Ind AS are named and numbered in the same way as the corresponding International Financial Reporting Standards (IFRS).
The most important differences between IFRS and Indian GAAP are mentioned:
- IFRS is a much broader accounting standard in terms of scope and application. IFRS has been used by 110 countries already. Indian GAAP is quite narrow and is only applicable for the Indian
- For IFRS, the companies may need to prepare consolidated financial statements if they don’t fall under the exemption of IAS-27 (Para 10). As per Indian GAAP, a company doesn’t need to prepare consolidated statements.
- As per IFRS, the companies need to disclose as a note that they’re complying with the IFRS. But in the case of Indian GAAP, there’s no need to a statement disclosing that the company is complying with Indian GAAP.
- Revenue is always considered as the fair value of consideration receivable or received in the case of IFRS. As per Indian GAAP on the other hand, revenue is considered when the companies charge for products/services and also the benefits companies receive by using their resources.
- As per IFRS, if the company isn’t using the functional currency, then the assets and liabilities of the company would be converted by the exchange rate. On the other hand, Indian GAAP doesn’t require an exchange rate since it’s only applicable for Indian companies.
- There are many differences between IFRS and Indian GAAP. Let’s have a look at the chief differences between these two –
Basis for comparison between IFRS vs Indian GAAP
Meaning of the abbreviation
|International Financial Reporting Standards||The Indian version of Generally Accepted Accounting Principles|
|Developed by||International Accounting Standards Board (IASB)||Ministry of Corporate Affairs (MCA)|
|Disclosure||A company that is complying with IFRS needs to disclose as a note that their financial statements comply with the IFRS.||When a company is said to follow the Indian GAAP, it’s presumed that it’s complying with it and showing a true & fair view of its financial affairs.|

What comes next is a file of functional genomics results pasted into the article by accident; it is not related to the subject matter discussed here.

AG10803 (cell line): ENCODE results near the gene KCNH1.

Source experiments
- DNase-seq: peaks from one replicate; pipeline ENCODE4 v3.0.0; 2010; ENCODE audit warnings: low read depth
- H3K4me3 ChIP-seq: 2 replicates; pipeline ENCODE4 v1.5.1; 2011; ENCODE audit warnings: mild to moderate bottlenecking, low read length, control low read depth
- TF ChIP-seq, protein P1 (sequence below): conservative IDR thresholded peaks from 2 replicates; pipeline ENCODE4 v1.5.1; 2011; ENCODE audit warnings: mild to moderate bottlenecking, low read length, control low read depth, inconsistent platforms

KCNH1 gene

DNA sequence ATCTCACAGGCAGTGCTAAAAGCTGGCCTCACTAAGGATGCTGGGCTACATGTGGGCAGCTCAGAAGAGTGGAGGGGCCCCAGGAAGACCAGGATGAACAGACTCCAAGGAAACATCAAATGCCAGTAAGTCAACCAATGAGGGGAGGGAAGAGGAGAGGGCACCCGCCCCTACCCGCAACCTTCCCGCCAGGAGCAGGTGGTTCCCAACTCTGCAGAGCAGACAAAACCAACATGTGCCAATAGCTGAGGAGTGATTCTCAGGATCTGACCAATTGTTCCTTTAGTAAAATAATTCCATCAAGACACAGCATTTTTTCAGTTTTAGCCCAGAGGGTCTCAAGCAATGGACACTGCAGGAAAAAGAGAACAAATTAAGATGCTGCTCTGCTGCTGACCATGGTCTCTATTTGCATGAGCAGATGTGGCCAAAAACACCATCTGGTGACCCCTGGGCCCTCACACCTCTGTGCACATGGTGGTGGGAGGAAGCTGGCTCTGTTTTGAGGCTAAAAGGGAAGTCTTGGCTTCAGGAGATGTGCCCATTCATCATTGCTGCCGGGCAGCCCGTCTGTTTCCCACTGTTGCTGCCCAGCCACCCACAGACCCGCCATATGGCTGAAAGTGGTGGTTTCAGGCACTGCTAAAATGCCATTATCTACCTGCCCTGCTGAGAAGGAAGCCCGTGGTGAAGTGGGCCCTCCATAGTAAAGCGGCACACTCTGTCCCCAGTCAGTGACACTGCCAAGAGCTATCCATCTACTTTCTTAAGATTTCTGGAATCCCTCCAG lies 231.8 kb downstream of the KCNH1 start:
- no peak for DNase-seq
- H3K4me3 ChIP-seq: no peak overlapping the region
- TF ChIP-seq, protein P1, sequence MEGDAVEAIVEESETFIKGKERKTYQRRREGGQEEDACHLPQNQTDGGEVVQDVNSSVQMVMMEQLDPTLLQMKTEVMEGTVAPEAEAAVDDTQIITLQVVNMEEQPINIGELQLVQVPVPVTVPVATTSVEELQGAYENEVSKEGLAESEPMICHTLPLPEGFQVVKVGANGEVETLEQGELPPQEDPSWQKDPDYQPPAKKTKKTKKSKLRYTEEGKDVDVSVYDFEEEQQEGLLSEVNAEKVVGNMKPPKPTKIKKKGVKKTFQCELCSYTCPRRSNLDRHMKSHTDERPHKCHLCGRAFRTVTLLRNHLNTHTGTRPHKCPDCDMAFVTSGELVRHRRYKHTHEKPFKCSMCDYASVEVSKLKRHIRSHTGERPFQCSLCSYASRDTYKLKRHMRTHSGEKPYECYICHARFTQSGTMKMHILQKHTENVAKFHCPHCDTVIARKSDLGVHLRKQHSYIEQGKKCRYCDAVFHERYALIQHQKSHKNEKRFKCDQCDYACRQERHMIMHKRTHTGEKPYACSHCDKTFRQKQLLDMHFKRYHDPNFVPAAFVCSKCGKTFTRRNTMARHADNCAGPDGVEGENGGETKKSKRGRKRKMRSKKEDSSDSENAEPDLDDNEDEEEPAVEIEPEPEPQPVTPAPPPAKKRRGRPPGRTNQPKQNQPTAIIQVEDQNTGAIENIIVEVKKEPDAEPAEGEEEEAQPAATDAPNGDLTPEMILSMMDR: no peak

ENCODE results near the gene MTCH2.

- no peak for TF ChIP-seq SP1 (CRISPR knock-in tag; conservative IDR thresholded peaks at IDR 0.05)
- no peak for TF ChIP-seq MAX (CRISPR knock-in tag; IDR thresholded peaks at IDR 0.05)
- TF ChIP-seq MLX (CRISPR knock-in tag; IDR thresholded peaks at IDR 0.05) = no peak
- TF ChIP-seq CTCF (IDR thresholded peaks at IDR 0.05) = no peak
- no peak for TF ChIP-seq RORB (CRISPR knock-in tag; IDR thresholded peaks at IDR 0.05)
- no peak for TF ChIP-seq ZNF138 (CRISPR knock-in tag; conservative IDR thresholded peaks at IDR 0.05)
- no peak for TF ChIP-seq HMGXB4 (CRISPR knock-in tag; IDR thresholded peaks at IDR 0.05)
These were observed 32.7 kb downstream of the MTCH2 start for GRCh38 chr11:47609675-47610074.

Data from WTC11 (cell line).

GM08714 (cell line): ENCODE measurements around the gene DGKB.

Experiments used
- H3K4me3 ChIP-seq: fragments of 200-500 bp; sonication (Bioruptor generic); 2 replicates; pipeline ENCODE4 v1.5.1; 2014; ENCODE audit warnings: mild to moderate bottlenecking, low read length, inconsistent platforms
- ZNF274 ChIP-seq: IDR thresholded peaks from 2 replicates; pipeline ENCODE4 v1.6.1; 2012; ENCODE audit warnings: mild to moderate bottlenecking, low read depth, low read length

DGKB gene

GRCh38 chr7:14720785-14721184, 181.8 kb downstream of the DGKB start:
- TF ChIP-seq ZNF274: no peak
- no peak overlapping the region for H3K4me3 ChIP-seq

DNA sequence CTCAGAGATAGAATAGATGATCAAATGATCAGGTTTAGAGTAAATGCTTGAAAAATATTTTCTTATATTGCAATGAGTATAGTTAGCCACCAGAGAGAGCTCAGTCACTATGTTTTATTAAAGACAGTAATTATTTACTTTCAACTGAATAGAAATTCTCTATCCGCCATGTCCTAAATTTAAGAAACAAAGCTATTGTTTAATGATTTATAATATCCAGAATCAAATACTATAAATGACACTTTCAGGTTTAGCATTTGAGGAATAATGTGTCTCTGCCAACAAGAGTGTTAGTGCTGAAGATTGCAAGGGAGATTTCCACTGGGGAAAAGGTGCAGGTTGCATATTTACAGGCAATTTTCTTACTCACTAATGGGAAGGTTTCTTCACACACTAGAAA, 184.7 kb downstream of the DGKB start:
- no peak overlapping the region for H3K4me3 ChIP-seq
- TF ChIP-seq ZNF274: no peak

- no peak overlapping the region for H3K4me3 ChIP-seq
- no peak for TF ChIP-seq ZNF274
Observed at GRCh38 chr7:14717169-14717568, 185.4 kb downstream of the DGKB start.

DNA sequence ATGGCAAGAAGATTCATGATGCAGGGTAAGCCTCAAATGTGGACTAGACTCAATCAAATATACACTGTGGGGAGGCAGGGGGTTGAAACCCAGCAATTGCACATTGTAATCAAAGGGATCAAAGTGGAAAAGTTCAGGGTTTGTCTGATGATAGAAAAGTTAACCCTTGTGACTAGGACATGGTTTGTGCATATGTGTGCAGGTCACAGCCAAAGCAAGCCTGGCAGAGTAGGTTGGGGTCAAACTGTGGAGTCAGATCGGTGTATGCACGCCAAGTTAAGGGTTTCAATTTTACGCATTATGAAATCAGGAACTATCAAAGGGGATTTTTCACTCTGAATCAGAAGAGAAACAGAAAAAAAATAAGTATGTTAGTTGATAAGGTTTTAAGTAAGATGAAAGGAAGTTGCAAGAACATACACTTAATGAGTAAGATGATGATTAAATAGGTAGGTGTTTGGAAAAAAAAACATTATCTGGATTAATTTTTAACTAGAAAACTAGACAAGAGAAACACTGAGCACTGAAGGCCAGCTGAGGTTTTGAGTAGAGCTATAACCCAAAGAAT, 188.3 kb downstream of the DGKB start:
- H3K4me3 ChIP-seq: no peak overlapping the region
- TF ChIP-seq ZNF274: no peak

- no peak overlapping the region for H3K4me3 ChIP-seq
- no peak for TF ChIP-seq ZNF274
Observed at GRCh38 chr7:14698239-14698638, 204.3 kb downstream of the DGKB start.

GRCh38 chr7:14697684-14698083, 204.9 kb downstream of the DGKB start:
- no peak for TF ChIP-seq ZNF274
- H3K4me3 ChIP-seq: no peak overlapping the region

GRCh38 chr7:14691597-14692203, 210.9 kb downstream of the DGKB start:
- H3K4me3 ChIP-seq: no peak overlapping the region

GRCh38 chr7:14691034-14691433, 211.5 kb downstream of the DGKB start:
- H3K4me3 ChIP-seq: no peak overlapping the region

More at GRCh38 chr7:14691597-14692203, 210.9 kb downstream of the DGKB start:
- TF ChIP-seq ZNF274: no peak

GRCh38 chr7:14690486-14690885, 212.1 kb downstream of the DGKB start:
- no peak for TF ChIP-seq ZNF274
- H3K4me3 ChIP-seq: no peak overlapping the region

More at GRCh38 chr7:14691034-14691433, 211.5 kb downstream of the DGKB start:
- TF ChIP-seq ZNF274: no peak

|Adopted by||Companies in 110+ countries have adopted IFRS. More and more countries are making the shift as well.||Indian GAAP is only adopted by Indian companies.|
|How to adopt it for the first time?||IFRS 1 provides clear instruction on how to adopt IFRS for the first time.||Indian GAAP doesn’t give any clear instruction on the first time adoption.|
|Usage of currency in the presentation||When the financial statements are not presented in the functional currency, then the assets and liabilities of the balance sheet are transmuted by the exchange rate.||There’s no question of using exchange rate since Indian GAAP is only used in the Indian context.|
|Consolidated Financial Statements||If the companies don’t come under the exemption criteria mentioned under IAS 27 (Para 10), the companies need to prepare consolidated financial statements.||As per the Indian GAAP, the companies should prepare individual financial statements. There’s no requirement of preparing consolidated statements.|
|What financial statements need to be prepared?||The companies following IFRS needs to prepare the balance sheet (statement of financial position) and the income statement (statement of comprehensive income).||
Indian companies following Indian GAAP needs to prepare the balance sheet, profit & loss account, and cash flow statement.
|How is revenue shown?||As per IFRS, the revenue is shown at the fair value of the money received or receivable.||
The money charged for the products/services to the customers and the rewards received by using the resources come under revenue as per Indian GAAP.